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“Through the Looking Glass” panel discussion at Asia house

Cho Duck-hyun talks about his work at Asia House
Cho Duck-hyun talks about his work at Asia House. Photo: Young-Ae KIM, journalist at Wolganmisool – The Korean Monthly Art Magazine

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The full panel

Yesterday morning’s panel session gave a priveleged1 insight into the work of some of the artists represented at the stimulating show at Asia House. Chaired by Beth McKillop of the V&A, the discussant panel included Alessio Antoniolli from Gasworks, Hans Ulrich Obrist from The Serpentine, curator Jiyoon Lee and artists Duck-hyun Cho, Yeondoo Jung, Jeong-hwa Choi and Meekyoung Shin.

The artists presented some of their work outside of the pieces on display at Asia House.

Choi Jeong-hwa: Playground / Happy Happy

Choi Jeong-hwa talked about his colourful Flower Tree installations (most recently in Singapore – below) and his Happy Happy project in Christchurch, New Zealand (above), which fences off a children’s play area with brightly-coloured plastic objects. Other works (such as the chandelier on display at Asia House) used plastic baskets in bright primary colours.

Flower Tree, Singapore, by Choi Jeong-hwa

Cho Duck-hyun introduced some of his games with history. His project in San Francisco in 2003:

Cho creates performance-like excavations in which life-size, fiberglass dogs are first buried in the ground and then dug up by professional archaeologists and presented for public display. The artist also invents a narrative “history” of the excavated dogs; this is usually based on a combination of Korean legends and local folklore and myths. In manufacturing physical evidence for fictional cultures, he blurs the boundaries between science and art.

Encrusted with Korean soil, the twenty dogs on view in the museum’s North Court – along with a video documenting their “discovery” – were made and used by Cho for an excavation conducted in his homeland. For his work Eureka, another twenty dogs are being unearthed in a multi-tiered archaeological pit created just outside the Asian Art Museum building, near the northwest corner of Hyde and McAllister streets. The dogs were buried in June 2003; the excavation, which began in August, is being conducted by Archeo-Tec, a preeminent Bay Area archaeological firm. Museum visitors will be able to view the excavation site as part of the exhibit. The history Cho created for the dogs “discovered” outside the museum combines the themes of immigration, late-nineteenth-century San Francisco political history, and the Korean legend of a lost civilization called Yiseoguk.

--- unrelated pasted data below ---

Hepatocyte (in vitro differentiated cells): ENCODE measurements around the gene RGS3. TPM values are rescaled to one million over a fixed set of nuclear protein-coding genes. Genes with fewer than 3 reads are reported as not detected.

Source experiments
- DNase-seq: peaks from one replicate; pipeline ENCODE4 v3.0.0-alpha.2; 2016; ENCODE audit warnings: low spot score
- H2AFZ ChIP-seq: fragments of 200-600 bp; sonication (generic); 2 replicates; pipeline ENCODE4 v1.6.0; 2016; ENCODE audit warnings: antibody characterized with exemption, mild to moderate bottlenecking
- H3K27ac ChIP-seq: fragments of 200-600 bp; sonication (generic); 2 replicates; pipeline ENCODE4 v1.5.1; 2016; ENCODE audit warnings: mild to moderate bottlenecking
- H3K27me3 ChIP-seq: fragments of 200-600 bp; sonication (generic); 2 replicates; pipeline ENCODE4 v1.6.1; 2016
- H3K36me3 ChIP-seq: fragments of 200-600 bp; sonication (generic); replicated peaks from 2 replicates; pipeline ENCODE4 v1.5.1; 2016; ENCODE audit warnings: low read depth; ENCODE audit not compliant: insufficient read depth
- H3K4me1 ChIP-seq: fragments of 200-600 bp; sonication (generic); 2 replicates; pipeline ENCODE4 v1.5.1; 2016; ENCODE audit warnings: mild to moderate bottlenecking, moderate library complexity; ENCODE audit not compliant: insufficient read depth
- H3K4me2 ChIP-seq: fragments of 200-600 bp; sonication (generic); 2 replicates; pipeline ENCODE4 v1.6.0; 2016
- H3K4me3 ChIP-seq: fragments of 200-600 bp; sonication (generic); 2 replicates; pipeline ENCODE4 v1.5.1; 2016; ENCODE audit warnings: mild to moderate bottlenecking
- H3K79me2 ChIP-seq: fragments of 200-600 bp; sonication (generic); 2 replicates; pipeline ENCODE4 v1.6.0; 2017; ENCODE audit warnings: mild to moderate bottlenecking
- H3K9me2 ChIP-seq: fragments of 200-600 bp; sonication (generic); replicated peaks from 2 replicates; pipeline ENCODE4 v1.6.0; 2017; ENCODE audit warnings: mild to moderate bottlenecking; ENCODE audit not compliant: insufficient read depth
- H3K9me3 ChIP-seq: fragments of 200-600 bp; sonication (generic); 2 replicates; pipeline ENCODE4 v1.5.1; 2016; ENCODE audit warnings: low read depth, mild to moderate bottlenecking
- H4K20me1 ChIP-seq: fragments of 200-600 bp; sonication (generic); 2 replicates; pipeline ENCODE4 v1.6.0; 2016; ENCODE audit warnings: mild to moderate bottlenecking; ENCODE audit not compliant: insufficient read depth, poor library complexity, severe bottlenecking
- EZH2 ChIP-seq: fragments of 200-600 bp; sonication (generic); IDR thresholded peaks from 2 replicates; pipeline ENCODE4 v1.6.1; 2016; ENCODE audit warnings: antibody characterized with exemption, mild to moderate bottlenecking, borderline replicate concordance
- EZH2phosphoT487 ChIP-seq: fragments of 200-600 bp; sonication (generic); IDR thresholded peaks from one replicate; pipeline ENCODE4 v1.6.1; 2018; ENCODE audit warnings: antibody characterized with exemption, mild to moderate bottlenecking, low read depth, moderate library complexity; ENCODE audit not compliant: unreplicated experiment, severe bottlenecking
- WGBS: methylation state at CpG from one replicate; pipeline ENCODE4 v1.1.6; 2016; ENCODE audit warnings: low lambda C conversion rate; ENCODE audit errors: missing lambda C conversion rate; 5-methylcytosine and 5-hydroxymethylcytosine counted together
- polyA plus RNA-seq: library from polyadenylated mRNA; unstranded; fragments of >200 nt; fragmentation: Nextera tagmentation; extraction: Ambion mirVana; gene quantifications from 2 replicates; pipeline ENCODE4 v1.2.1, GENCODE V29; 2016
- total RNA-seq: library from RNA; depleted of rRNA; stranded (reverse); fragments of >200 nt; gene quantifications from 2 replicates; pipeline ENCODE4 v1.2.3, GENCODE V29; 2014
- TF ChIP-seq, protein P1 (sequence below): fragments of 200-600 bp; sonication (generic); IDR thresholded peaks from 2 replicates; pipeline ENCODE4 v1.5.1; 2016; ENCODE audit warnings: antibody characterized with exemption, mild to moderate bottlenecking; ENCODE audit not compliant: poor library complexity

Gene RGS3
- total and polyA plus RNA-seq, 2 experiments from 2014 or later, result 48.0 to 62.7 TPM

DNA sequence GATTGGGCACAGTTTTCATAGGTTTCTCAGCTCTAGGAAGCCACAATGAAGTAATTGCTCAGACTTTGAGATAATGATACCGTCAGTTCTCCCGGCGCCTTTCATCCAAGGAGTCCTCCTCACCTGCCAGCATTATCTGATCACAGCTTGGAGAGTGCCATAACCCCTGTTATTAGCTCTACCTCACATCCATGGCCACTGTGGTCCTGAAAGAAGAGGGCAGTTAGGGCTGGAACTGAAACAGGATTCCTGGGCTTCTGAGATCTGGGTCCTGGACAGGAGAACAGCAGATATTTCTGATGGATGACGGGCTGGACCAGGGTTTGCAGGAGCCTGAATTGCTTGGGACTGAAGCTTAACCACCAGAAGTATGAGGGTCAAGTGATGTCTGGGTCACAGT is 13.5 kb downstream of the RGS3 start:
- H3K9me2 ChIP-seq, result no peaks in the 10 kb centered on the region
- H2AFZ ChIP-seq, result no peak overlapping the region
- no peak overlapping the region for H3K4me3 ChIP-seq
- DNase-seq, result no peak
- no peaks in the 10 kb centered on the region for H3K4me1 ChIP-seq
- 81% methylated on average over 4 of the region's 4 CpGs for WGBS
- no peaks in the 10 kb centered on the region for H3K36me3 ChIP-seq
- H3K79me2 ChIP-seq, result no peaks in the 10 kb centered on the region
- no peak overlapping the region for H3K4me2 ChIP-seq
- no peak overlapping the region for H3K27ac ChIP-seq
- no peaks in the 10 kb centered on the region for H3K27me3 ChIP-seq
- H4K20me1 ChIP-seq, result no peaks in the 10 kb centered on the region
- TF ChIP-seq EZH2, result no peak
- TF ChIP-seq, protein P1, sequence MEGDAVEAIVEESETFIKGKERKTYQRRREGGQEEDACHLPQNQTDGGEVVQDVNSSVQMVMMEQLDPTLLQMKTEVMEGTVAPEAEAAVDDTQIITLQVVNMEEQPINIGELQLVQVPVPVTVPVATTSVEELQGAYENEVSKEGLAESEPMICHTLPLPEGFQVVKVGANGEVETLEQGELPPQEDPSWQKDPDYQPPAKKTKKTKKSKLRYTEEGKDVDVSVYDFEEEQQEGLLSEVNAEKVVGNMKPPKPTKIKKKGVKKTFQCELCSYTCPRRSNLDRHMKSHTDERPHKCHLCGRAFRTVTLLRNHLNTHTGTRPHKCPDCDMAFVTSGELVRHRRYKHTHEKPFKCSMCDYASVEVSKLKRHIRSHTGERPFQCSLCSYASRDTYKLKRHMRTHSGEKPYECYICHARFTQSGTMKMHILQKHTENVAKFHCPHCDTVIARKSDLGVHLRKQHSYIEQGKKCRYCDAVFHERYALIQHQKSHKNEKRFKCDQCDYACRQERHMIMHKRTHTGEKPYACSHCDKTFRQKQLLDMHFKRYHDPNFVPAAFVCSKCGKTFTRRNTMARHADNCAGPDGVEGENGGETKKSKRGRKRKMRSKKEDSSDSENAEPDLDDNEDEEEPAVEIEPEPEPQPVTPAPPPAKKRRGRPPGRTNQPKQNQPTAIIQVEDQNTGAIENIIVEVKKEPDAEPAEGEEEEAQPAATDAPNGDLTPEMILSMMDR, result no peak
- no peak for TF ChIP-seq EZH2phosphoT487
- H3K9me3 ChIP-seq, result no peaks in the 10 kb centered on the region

The spoof documentary video of the dogs being excavated reminded one of the Chinese terracotta army. A similar archaeological project was devised with “relics” from Hendrik Hamel’s seventeenth-century journey through Korea – this time dropped into and then dredged up from a Dutch canal.

Yeondoo Jung’s project “Bewitched” focuses on the dreams of ordinary people. All the images from the project are on his site. Seriously worth a look (be patient: the page takes a long time to load). He also talked about his Evergreen project: a set of family portraits taken in the identical living rooms of flats in an apartment block. He mentioned the first showing of this project, to which all the families were invited. It’s comforting to know that people are the same the world over: the families were interested more in seeing what the inside of their neighbours’ flats looked like, than in looking at their own pictures.

Finally, Meekyoung Shin introduced some of her classical-style self-portraits in soap, one of which has been on show in the British Museum Great Court (see p 50 of the attached document).

I’ve studiously avoided commenting on any of the works in the Asia House show itself, because I’m hoping that a new contributor will be writing a review for this site and I don’t want to steal her thunder. But for the chaps among you, go along: it’s probably the only time in your life you will be positively encouraged to go and wash your hands in the ladies’ loo. Oh, and you get to use one of those brand new little iPods which only went on sale this week.


  • Further images of the panel discussion and some of the works in the exhibition. Most of the photos are by Young-Ae KIM, journalist at Wolganmisool – The Korean Monthly Art Magazine, as is the one at the top left of this article. The above images of works by Choi Jeong-hwa are from the websites linked to in the text.
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